You do not have to look very far to figure out who the Pittsburgh Penguins’ early season MVP is this season. It is starting goaltender Tristan Jarry, and that might be one of the more surprising developments of the 2021-22 season across the league.
Despite dealing with an extensive list of injuries this season to key players — a list that continued to grow on Wednesday with the news that top scorer Jake Guentzel will be sidelined on a week-to-week basis — the Penguins still find themselves in a playoff spot in the Eastern Conference and are 7-2-1 over their past 10 games.
Jarry has been one of the driving forces behind all of that. The surprising part is Jarry entered the season as a complete wild card in goal following a sluggish end to the 2020-21 regular season and a completely disastrous playoff performance against the New York Islanders, resulting in the team’s third consecutive First Round exit. Goaltending, as it tends to do come playoff time, played the biggest role in that result. On one side, Islanders goalie Ilya Sorokin stopped pretty much everything that was thrown at him. Jarry could seemingly stop nothing. That performance led to speculation that the Penguins could — or perhaps should — significantly address the position in the offseason.
After all, there were several high profile goalies available and many that ended up changing teams. Despite Jarry’s playoff performance, the Penguins showed no real desire to get involved in any of it and instead doubled down on Jarry and put their faith on him rebounding.
General manager Ron Hextall repeatedly said throughout the offseason that he believed Jarry would learn from the experience and disappointment of the postseason and successfully bounce back, especially with the assistance of new goalie coach Andy Chiodo. Here we are now a quarter of the way through the season, and Jarry has been everything the Penguins could have hoped he would be and more.
As of Thursday he owns an 11-5-4 record with a .934 save percentage that is fourth among all goalies with at least 10 starts, and a .934 even-strength save percentage that is sixth in the league. He has also been a key cog in the Penguins’ penalty kill that has been the absolute best in the league this season, stopping 53 of the 56 shots he has faced while shorthanded. Anaheim Ducks goalie John Gibson (82 saves on 86 shots) is the only goalie in the league that has been better while shorthanded. He also has one of the league’s best “high-danger” save percentages (via Natural Stat Trick).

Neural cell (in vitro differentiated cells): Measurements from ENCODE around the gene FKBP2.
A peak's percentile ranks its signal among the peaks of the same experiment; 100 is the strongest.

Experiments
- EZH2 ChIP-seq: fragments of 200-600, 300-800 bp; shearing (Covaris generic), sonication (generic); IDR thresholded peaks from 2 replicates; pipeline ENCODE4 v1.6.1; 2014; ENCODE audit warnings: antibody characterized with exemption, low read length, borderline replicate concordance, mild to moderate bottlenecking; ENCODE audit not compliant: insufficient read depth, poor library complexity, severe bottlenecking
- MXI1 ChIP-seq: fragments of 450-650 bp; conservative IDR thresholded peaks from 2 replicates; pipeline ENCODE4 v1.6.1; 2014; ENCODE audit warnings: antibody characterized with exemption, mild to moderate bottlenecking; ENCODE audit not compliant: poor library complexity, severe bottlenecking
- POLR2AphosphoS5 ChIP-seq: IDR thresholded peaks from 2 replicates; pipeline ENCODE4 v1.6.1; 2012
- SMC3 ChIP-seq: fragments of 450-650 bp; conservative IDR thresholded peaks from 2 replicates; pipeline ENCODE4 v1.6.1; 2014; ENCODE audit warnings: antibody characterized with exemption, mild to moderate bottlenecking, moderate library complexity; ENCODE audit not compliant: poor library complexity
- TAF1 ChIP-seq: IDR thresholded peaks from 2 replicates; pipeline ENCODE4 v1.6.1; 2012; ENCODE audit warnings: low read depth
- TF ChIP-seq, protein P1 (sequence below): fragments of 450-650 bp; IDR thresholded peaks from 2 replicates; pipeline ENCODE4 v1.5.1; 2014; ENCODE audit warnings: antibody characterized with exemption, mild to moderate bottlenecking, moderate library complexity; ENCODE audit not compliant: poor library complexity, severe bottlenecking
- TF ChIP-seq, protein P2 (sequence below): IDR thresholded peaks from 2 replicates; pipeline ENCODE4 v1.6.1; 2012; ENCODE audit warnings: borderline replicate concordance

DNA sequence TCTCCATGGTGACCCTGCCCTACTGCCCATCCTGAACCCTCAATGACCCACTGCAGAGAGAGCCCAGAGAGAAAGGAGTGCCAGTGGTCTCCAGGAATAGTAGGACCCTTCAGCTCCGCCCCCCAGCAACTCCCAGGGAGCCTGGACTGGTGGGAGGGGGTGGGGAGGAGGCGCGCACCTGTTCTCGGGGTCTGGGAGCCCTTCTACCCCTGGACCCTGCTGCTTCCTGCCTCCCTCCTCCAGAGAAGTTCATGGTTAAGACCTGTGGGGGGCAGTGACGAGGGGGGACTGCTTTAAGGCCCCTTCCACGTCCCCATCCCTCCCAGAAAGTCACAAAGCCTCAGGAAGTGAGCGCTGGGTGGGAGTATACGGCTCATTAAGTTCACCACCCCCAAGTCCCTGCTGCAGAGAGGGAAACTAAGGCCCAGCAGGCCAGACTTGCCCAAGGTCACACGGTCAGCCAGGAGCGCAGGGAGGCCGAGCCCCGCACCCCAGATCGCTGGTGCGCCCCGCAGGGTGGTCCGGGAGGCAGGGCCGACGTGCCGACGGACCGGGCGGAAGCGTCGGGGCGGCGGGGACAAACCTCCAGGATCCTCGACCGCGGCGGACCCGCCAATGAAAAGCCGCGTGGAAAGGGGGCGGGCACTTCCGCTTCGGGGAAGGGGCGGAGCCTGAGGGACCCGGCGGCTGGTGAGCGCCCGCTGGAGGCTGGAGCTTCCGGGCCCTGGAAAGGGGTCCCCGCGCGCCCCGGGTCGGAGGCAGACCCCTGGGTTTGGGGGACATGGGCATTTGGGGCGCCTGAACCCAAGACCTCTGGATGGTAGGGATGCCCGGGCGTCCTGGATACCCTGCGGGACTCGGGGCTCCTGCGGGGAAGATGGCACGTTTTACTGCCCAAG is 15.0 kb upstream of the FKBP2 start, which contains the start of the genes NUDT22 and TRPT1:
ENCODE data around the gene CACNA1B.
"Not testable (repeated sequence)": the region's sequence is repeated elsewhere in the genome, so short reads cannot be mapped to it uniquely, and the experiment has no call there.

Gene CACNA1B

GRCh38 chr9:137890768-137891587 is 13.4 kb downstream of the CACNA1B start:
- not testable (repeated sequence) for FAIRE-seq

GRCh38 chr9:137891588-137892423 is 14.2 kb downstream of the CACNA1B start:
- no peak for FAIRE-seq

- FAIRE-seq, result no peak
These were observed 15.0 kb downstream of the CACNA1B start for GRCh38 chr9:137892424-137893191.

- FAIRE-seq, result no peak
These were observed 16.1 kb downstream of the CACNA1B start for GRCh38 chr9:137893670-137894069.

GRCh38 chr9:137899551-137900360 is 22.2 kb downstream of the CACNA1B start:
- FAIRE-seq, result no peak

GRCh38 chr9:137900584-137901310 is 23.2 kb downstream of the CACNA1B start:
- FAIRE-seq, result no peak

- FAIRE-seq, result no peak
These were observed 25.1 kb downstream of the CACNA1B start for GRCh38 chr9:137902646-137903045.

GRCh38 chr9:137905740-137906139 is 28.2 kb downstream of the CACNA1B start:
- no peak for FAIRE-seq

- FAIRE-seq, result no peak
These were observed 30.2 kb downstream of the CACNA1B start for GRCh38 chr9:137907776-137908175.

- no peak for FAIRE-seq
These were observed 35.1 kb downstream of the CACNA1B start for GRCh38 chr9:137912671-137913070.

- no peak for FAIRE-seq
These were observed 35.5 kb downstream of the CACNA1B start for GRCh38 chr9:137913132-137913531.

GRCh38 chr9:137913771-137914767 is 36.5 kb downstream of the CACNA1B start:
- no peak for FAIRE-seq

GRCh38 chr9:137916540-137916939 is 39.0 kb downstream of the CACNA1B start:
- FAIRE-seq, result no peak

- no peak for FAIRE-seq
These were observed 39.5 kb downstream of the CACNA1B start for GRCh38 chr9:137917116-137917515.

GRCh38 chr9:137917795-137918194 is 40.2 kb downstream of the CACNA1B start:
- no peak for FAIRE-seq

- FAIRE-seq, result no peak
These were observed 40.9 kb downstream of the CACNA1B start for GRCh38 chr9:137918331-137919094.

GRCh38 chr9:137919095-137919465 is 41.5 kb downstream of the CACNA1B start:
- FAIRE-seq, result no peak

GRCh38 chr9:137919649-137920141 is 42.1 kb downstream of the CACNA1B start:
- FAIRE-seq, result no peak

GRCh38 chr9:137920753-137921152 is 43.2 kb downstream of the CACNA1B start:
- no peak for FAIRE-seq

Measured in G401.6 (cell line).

The only flaw in Jarry’s game so far this season was some early season shootout struggles that cost the Penguins a couple of points in the standings. His past two performances there against Florida and Calgary have been great.
So now the question becomes whether or not he can sustain this early season success.
Part of what made Jarry such a wild card at the start of the season is that we have seen flashes of outstanding play and concerning play.
He was so good at the start of the 2019-20 season that he earned an All-Star game berth for the 2020 game in St. Louis. His play dramatically tailed off in the second half of that season, however. It was a similar story a year ago where he excelled through the middle part of the season, struggled down the stretch, and then had the bottom fall out in the playoffs.
So now here we are again, a little over a quarter of the way through the season, with Jarry playing at an All-Star level. When healthy the Penguins have a pretty solid roster that has better depth than it is given credit for. Guentzel and Bryan Rust will eventually be back, an Evgeni Malkin return is lurking, and they are one of the league’s better teams when it comes to limiting expected goals and scoring chances against. There is a lot to like here. With all of that in place they do not need Jarry to always be a game-stealer. They just need him to not lose games. If he can avoid the second half slides that hurt him the past two seasons, the Penguins could still have a chance to do something meaningful in the playoffs.
In the short-term, his early season dominance has helped get them through a rough start on the injury front. That might be a big reason they still have that chance in the second half of the season.
Adam Gretz is a writer for Pro Hockey Talk on NBC Sports. Drop him a line at firstname.lastname@example.org or follow him on Twitter @AGretz.